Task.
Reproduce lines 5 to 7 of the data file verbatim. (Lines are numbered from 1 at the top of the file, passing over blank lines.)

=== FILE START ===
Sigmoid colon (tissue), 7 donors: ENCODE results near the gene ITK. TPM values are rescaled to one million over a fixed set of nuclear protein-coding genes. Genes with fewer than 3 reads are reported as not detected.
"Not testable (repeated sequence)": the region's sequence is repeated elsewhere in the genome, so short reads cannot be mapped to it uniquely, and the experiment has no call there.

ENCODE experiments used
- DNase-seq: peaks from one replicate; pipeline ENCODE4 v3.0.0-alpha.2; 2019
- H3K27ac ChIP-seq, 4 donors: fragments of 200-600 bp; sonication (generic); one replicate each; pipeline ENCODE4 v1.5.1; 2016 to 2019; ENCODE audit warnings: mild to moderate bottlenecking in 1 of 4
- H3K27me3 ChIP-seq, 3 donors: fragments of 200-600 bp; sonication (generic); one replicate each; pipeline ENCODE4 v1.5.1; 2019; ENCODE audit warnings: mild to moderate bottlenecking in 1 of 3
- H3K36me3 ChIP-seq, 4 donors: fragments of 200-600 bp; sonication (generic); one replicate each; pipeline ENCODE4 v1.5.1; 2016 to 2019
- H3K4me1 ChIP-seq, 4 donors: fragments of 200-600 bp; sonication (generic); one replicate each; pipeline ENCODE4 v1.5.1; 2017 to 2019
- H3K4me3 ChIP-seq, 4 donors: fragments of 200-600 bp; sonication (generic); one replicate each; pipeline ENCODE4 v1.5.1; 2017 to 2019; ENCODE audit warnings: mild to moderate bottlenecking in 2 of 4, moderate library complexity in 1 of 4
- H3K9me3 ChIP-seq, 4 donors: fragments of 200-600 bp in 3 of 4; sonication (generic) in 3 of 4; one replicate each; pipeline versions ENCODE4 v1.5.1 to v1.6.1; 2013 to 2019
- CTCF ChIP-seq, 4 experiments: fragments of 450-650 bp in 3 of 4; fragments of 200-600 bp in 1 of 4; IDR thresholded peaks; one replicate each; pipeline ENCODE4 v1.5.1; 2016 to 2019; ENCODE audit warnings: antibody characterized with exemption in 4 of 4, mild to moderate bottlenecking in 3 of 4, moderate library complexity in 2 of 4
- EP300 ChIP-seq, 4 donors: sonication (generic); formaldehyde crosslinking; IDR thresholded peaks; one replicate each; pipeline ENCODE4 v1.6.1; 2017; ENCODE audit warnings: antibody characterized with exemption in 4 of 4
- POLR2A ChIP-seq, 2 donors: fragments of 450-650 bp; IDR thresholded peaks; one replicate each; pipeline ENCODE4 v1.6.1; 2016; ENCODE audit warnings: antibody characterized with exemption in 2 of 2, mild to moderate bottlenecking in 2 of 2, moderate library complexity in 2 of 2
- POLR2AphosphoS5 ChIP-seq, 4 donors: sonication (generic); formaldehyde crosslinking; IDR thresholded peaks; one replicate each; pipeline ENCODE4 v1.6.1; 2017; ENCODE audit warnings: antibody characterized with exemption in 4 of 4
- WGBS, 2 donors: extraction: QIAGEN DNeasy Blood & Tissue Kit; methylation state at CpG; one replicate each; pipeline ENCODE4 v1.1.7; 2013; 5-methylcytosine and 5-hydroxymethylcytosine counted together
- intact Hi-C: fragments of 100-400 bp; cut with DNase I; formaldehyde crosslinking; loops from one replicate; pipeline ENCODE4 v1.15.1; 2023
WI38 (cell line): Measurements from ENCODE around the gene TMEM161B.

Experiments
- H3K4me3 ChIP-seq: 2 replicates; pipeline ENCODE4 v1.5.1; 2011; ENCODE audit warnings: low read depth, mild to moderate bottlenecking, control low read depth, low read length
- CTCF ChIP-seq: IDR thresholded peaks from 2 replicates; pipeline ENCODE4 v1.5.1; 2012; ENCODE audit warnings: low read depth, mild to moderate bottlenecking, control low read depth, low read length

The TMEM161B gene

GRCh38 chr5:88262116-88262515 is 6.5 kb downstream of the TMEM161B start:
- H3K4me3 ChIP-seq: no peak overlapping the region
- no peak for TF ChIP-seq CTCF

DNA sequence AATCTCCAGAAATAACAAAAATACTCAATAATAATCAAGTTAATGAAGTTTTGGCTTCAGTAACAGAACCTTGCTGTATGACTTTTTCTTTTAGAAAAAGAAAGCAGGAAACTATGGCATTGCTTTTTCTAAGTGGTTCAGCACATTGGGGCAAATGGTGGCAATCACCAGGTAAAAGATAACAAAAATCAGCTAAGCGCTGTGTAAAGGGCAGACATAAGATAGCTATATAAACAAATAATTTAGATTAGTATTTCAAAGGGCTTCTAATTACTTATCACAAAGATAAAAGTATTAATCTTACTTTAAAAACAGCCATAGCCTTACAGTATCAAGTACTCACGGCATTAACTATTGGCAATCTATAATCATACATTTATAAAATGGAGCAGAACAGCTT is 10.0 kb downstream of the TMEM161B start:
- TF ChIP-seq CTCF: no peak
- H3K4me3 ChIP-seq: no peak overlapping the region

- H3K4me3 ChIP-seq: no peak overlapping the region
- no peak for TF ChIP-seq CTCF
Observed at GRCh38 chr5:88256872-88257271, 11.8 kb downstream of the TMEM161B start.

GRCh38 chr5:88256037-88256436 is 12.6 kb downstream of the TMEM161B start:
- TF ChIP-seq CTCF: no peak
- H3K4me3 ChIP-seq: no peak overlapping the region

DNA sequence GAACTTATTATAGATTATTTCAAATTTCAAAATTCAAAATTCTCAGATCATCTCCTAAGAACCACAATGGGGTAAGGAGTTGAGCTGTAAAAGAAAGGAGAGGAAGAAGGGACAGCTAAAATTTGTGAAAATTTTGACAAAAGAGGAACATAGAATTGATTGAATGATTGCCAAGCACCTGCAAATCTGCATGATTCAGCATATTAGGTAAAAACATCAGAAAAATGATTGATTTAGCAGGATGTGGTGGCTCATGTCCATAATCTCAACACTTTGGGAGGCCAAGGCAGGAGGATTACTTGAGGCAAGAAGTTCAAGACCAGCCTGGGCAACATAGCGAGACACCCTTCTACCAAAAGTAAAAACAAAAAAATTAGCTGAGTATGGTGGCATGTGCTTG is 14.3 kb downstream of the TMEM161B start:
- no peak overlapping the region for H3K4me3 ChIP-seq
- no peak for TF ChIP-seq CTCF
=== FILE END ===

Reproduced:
- H3K27ac ChIP-seq, 4 donors: fragments of 200-600 bp; sonication (generic); one replicate each; pipeline ENCODE4 v1.5.1; 2016 to 2019; ENCODE audit warnings: mild to moderate bottlenecking in 1 of 4
- H3K27me3 ChIP-seq, 3 donors: fragments of 200-600 bp; sonication (generic); one replicate each; pipeline ENCODE4 v1.5.1; 2019; ENCODE audit warnings: mild to moderate bottlenecking in 1 of 3
- H3K36me3 ChIP-seq, 4 donors: fragments of 200-600 bp; sonication (generic); one replicate each; pipeline ENCODE4 v1.5.1; 2016 to 2019